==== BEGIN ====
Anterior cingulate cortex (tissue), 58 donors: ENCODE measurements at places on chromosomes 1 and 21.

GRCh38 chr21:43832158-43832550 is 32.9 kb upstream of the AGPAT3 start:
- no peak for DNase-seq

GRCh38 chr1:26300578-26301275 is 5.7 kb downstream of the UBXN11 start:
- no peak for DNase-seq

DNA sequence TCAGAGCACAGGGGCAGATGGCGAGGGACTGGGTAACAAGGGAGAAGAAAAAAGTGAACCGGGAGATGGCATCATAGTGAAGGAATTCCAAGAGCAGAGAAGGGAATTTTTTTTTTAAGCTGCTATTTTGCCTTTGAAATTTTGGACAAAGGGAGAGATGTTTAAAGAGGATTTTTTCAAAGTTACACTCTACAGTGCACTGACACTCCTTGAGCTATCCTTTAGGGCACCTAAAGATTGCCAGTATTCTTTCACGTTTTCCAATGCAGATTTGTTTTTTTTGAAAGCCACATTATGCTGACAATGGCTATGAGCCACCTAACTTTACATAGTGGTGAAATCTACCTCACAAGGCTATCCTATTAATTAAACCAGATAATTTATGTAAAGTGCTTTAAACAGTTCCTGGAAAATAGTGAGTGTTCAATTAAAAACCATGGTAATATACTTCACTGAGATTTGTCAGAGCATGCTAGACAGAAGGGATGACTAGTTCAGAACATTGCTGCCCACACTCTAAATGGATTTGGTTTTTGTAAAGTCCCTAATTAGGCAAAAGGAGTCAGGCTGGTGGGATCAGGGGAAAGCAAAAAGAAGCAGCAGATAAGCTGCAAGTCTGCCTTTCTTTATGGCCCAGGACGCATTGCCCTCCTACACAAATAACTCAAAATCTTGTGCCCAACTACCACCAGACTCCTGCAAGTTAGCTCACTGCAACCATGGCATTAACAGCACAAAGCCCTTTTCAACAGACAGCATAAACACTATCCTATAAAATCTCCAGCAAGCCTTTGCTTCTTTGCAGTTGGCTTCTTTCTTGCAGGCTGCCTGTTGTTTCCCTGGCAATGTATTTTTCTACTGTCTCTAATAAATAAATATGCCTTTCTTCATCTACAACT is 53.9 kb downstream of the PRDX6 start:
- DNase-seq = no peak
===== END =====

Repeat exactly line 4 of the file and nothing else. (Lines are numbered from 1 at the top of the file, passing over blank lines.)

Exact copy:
GRCh38 chr1:26300578-26301275 is 5.7 kb downstream of the UBXN11 start: